Webb’s vast capacity to collect IR signals is secondary to its careful engineering. All 18 segments of Webb’s mirror are coated in a microscopically thin layer of gold. As it turns out, gold is an excellent reflector of infrared light. Once the segments have been brought into alignment, they will send the signals they collect to Webb’s similarly coated secondary mirror. Finally, the information will pass to Webb’s infrared camera, which itself has an image-collecting area roughly six times greater than Hubble’s. All of this means clearer pictures of the Universe and all it contains, further out in space and farther back in time, with up to 100 times more sensitivity than Hubble can see now, but in a slightly different wavelength.
Keeping It Cool
Calling Webb a “super cool” satellite isn’t just a turn of phrase. When it comes to detecting IR, super cool is the key to success. IR radiation is, simply put, heat. The cooler an IR detector is, the better it can differentiate between heat signals coming from the depths of the asteroid belt, the Oort cloud, or distant stars and heat lifting off its own body or from nearby bodies, such as the Sun. When it comes to IR signals, the Sun is a non-stop source of heat-based noise.
Hiding from the biggest source of infrared radiation in several light-years is no mean trick. The Spitzer space telescope used active cooling to keep itself hot on the trail of IR signals. Webb stays cool by staying behind a giant reflective sunshade. One of its instruments, the MIRI, hides behind a flying refrigerator. The MIRI — or mid-infrared instrument — receives super cold helium gas from a cryogenic cooler and compressor that live on the spacecraft’s warm side near the shade. Webb is so big that the MIRI is 10 meters away from both the sun side and the compressor. The helium gas pumped away from the cooler toward MIRI keeps the instrument 10 degrees Kelvin colder than the other Webb instruments, which allows it to pick up very small signals: between 5 and 28 microns. For reference, a human hair is between about 50 and 90 microns thick.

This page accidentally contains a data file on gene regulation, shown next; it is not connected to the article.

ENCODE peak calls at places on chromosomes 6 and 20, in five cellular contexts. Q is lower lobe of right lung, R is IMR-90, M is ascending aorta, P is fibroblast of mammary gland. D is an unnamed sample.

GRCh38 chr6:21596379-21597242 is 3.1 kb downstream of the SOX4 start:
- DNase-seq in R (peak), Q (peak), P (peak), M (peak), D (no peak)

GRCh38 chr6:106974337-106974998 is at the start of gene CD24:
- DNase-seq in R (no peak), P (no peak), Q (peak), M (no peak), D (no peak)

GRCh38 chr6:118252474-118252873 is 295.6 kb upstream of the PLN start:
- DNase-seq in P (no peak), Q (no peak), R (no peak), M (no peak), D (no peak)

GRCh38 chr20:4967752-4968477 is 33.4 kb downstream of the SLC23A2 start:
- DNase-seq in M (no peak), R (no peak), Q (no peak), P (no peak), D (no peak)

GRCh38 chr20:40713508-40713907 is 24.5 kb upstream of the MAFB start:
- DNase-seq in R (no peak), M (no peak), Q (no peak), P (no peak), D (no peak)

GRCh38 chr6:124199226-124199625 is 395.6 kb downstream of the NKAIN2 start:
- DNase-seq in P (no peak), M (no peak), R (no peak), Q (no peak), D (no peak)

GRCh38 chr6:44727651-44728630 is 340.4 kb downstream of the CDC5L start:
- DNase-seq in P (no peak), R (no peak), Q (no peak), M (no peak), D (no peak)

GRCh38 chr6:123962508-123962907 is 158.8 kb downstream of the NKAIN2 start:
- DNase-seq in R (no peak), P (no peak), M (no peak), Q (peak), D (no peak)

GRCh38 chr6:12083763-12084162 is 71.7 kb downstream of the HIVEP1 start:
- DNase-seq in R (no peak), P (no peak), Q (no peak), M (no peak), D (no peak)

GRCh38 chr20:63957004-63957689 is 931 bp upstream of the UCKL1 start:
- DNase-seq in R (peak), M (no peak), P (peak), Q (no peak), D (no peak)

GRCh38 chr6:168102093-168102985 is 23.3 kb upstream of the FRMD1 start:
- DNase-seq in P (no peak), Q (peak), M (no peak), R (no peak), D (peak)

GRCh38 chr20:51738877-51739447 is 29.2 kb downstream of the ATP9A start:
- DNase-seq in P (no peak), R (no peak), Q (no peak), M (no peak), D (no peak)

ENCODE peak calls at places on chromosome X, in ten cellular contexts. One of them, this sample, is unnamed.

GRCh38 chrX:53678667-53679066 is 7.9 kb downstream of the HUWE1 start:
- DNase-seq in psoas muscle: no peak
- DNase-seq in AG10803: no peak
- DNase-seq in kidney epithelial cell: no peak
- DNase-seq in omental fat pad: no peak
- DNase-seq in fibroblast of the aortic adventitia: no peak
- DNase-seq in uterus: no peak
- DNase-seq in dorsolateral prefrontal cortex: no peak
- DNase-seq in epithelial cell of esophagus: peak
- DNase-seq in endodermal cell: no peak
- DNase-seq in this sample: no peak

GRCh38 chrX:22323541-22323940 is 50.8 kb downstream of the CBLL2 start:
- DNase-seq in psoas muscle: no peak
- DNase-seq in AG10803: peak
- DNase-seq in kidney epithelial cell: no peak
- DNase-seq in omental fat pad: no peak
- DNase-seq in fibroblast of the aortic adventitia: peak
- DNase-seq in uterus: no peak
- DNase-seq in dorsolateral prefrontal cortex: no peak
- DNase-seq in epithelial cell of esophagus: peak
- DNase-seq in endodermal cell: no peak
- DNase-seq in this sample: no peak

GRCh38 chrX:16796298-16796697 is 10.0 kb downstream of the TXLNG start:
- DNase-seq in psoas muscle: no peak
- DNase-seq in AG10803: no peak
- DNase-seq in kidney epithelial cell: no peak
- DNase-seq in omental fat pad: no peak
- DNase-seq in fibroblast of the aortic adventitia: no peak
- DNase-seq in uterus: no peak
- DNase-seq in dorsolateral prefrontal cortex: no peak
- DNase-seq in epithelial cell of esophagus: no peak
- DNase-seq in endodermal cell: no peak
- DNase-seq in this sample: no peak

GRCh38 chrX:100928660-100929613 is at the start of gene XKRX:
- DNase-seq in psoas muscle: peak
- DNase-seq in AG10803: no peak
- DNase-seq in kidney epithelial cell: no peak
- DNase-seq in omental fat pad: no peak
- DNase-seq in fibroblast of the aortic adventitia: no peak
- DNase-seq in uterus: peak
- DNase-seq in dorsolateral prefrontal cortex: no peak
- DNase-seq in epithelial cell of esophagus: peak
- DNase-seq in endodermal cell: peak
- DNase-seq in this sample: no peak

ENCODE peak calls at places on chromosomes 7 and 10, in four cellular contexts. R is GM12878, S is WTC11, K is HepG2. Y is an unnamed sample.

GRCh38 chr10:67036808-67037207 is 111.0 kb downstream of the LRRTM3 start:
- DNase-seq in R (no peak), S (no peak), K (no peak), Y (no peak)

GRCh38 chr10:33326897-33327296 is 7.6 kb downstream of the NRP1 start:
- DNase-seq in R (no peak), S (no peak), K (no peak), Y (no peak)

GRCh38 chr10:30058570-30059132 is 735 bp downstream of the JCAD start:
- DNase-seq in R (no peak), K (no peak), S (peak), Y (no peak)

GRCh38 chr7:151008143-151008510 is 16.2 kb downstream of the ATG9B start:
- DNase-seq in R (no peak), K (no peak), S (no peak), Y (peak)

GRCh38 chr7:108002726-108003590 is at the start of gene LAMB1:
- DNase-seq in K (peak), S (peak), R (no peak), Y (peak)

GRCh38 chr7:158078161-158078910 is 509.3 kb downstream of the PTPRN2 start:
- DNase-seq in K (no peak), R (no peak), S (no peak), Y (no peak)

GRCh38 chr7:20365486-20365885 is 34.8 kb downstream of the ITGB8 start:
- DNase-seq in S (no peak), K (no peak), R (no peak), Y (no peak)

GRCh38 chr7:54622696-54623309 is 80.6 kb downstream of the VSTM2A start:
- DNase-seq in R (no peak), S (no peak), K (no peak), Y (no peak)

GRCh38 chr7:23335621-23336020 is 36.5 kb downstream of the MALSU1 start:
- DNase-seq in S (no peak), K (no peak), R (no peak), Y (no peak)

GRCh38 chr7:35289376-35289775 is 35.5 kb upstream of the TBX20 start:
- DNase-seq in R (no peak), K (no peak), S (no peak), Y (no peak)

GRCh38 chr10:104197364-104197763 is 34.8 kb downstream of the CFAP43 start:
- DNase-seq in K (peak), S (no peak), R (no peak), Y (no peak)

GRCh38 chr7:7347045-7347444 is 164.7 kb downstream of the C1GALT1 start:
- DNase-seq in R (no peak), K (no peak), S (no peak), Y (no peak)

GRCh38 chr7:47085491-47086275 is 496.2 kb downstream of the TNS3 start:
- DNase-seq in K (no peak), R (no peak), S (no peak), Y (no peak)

With the Webb launch on December 25, 2021, not only did humankind put a larger telescope into space than ever before — it also expanded our Earth-Moon-Sun system. The Webb telescope now lives more or less permanently in L2: a gravitational balance point that keeps Webb roughly 930,000 miles away from the Earth. There, it faces away from the Sun, the biggest source of infrared energy in our neighborhood. Seeing back to the beginning of time requires that Webb keep its back turned to the Sun and the Moon and the Earth, facing away from a generation of engineers and scientists who laid eyes or hands on it.
The last human to lay eyes on Webb in person saw the biggest space telescope in history folded up like origami. HST was only the size of a school bus; Webb is many times bigger. It had to be accordioned like a fan the height of a three-story building into the rocket that carried it away. No one who watched it be packed away, loaded onto the launch pad, and sent into space knew for certain if it would unfold. If it unfolded, would all the pieces deploy as they should? The mirrors alone took 10 days to fully deploy. Now that the pieces are out, will they work together? Unlike Hubble, which was rescued by human hands, Webb sits far beyond our physical reach.
The Webb telescope will face away from us forever. The sensors are online. The systems are warming up (while keeping it cool). On Earth, the world waits to see if the earliest parts of the universe will emerge from the darkness to light up our screens, introducing us, image by image, to a place we’ve lived in forever but have never fully seen.